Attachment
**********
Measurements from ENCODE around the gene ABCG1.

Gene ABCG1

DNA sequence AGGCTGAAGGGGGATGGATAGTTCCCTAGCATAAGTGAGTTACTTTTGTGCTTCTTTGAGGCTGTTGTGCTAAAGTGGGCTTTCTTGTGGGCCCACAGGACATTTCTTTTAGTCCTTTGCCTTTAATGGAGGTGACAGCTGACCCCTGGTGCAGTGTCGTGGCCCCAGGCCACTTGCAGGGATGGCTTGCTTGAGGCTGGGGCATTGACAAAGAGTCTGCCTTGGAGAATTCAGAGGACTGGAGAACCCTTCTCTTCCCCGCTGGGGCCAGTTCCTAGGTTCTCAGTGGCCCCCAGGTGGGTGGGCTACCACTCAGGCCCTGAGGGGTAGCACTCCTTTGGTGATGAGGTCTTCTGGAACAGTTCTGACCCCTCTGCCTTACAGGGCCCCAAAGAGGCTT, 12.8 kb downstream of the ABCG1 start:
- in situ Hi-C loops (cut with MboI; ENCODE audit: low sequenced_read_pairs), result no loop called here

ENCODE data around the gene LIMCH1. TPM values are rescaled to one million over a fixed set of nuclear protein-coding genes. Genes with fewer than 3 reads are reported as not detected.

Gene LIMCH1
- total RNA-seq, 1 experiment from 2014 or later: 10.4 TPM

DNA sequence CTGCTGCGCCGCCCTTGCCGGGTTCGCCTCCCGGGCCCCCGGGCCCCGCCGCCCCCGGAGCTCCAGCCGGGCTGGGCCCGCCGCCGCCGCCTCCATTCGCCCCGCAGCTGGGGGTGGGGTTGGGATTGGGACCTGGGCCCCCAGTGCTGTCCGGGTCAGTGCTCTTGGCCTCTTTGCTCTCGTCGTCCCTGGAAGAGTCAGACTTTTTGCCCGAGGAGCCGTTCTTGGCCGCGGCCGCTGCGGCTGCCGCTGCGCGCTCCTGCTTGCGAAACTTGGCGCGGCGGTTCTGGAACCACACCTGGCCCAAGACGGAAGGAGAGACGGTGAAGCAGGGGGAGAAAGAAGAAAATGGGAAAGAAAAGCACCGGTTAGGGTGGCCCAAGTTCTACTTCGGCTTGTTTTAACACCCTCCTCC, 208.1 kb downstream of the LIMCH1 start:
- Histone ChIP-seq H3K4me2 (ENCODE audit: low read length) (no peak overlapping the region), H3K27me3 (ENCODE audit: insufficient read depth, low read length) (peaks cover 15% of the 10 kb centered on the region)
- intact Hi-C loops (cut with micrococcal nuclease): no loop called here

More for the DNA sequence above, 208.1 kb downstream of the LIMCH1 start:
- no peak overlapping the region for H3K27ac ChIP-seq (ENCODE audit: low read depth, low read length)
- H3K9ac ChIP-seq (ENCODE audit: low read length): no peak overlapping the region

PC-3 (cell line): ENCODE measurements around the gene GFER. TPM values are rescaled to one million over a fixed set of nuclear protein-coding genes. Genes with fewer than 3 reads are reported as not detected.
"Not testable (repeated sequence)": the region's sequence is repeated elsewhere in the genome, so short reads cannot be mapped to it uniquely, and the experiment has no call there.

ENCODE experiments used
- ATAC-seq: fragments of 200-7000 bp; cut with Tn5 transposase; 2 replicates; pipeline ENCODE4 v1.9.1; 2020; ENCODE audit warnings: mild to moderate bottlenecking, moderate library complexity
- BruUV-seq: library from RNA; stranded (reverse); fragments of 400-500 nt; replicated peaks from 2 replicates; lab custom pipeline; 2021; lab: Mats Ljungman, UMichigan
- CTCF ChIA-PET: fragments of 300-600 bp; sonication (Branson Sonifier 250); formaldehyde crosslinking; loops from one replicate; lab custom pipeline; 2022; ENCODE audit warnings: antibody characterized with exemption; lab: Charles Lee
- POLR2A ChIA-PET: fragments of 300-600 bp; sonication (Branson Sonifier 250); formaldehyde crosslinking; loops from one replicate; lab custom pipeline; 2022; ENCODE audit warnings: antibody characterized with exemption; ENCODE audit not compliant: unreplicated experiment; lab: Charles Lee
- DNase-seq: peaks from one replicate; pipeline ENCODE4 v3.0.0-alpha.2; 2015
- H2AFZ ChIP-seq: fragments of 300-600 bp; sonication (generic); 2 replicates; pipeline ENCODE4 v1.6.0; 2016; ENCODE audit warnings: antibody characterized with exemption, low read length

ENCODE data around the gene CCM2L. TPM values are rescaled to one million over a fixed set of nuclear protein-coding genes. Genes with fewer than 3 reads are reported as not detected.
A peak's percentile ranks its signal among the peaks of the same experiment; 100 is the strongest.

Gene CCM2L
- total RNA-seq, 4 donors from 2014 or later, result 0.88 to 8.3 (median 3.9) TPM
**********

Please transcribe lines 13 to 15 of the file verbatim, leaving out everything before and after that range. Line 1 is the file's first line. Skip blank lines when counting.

- H3K9ac ChIP-seq (ENCODE audit: low read length): no peak overlapping the region

PC-3 (cell line): ENCODE measurements around the gene GFER. TPM values are rescaled to one million over a fixed set of nuclear protein-coding genes. Genes with fewer than 3 reads are reported as not detected.
"Not testable (repeated sequence)": the region's sequence is repeated elsewhere in the genome, so short reads cannot be mapped to it uniquely, and the experiment has no call there.